by David Rickless, Coalition of Alabama Students for the Environment
It's time again for our weekly round-up of the juiciest (relatively speaking) stories in climate and energy politics.
Record-breaking solar power in Germany
First up: German solar power plants set a world record, meeting a third of the country's electricity needs on a workday, and nearly half on a Saturday. Thanks largely to a feed-in tariff and other forms of government support, Germany gets about 20 percent of its electricity from renewable sources.
Romney takes on Solyndra (again); Congress takes on menacing acronyms
Meanwhile, in the US, the House energy and water bill increases R&D funding for coal, oil, and natural gas (finally, some of that!), while cutting renewables and efficiency programs. ARPA-E, which funds innovative energy projects, would face a 27 percent cut. The White House has threatened to veto.
A new Romney ad makes the case for letting China take over the clean tech market. The video attacks Obama's support for green energy, namely the DOE's loan guarantee program. The complaint? "Obama is giving taxpayer money to big donors." A practice entirely foreign to the GOP.
RAN: "Chevron execs are racist."
Rainforest Action Network's Mike Gaworecki had some strong words about Chevron's shareholder meeting:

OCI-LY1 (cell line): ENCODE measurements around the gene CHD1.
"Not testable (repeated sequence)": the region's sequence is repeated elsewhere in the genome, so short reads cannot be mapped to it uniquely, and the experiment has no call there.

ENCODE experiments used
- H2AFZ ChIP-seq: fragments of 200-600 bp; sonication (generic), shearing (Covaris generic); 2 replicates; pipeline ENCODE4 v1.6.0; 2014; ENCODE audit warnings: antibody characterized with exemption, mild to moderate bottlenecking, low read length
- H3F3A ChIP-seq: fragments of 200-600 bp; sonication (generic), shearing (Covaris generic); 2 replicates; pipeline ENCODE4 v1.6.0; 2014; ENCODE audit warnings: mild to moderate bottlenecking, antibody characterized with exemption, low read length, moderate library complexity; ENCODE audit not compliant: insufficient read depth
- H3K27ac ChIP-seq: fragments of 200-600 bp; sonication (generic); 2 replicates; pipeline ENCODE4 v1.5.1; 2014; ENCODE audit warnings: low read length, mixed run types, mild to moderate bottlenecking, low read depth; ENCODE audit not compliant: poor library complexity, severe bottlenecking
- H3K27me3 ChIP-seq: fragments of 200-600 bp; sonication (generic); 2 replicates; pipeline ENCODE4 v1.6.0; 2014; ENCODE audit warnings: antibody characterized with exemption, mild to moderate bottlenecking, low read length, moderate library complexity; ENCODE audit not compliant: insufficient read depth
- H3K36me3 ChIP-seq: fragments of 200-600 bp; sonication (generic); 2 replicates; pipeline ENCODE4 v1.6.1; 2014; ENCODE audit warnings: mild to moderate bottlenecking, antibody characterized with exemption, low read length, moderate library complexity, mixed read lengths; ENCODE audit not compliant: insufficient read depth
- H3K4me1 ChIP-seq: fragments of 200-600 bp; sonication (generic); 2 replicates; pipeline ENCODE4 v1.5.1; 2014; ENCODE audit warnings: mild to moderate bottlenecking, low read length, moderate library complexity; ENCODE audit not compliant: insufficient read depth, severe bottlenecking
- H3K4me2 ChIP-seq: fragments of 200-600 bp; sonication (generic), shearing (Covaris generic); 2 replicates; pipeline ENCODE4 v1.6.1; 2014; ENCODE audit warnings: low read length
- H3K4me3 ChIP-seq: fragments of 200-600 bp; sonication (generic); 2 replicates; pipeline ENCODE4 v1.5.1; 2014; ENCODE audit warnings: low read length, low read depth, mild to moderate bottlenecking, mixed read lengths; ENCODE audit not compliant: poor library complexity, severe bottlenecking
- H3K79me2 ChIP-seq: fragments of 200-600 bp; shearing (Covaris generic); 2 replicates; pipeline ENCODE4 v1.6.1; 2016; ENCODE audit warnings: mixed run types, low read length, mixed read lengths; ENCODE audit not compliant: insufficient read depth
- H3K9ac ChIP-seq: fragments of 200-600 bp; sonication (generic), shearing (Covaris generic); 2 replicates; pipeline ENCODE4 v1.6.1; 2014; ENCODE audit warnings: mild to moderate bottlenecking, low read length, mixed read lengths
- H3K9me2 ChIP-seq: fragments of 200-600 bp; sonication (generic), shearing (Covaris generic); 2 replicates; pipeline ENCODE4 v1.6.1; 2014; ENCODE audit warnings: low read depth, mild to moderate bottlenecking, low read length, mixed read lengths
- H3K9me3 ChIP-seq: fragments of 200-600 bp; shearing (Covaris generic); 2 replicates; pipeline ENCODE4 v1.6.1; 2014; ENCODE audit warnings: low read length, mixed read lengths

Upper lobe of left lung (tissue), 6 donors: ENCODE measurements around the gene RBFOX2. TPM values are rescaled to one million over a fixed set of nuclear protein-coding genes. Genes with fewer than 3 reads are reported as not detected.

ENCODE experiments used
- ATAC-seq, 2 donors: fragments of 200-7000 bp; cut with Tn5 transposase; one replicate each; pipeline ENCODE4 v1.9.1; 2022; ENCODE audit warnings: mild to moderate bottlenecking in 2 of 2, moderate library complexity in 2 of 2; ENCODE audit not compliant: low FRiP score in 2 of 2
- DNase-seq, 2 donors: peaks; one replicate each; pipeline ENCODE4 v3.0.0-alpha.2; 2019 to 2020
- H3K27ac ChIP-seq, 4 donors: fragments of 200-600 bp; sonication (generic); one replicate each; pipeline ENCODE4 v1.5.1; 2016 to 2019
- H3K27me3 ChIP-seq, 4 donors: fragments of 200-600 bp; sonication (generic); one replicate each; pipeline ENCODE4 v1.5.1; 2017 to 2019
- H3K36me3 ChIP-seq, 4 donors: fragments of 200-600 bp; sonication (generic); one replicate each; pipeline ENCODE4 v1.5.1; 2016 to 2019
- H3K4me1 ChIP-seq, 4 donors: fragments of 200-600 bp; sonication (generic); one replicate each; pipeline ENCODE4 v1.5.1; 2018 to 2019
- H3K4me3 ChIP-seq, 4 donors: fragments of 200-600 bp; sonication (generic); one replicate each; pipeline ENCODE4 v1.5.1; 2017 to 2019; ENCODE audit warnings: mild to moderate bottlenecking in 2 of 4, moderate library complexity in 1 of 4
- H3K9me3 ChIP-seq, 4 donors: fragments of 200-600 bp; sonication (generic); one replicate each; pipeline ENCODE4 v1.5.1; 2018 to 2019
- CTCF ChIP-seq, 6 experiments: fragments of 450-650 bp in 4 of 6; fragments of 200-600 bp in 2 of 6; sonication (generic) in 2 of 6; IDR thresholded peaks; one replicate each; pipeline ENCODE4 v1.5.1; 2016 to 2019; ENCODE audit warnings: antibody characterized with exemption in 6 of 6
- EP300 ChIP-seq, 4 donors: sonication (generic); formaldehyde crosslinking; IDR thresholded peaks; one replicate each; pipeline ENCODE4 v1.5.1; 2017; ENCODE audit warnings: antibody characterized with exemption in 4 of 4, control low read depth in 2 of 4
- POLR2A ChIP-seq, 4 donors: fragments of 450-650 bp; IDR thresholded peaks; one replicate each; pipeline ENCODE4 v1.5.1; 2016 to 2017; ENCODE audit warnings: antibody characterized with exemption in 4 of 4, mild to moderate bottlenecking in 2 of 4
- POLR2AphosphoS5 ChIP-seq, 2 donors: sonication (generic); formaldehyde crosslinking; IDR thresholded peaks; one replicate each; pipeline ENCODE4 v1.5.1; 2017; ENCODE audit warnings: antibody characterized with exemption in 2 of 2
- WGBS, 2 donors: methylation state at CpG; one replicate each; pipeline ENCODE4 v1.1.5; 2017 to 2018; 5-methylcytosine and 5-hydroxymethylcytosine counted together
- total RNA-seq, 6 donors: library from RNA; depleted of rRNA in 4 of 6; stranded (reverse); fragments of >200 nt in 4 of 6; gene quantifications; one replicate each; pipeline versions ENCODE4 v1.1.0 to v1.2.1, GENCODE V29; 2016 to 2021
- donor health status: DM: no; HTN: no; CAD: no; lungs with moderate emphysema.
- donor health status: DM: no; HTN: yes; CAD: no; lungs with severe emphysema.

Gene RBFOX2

There is no doubt that if Chevron was responsible for 18 BILLION gallons of toxic oil waste polluting streams and rivers that white Americans rely on for drinking water, the company would never dare deny the existence of the people impacted by its pollution, or call them crooks, con artists, and frauds. I’m sure the higher ups at the company would still pull every legal trick in the book….But they would never, ever dare insult white people the way they have the people of the Ecuadorean Amazon.
For more about the Chevron's human rights crimes in Ecuador, check RAN's Change Chevron campaign.
Young Occupy activists less likely to vote in election
A new report from the Applied Research Center concludes that young progressive activists care about racial justice, class divides, and gender issues. They're worried about widespread ignorance, complacency, and the danger of unchecked capitalism. They also don't have much faith in Obama—or much use for the upcoming election.
It's not hard to see why some young progressives are disillusioned with electoral politics. But voting is still one of the most practical ways to enact change. If Occupiers want to get their agenda in Congress, they need to turn out at the polls this November.
That's all for now. Feel free to share your top stories in the comments.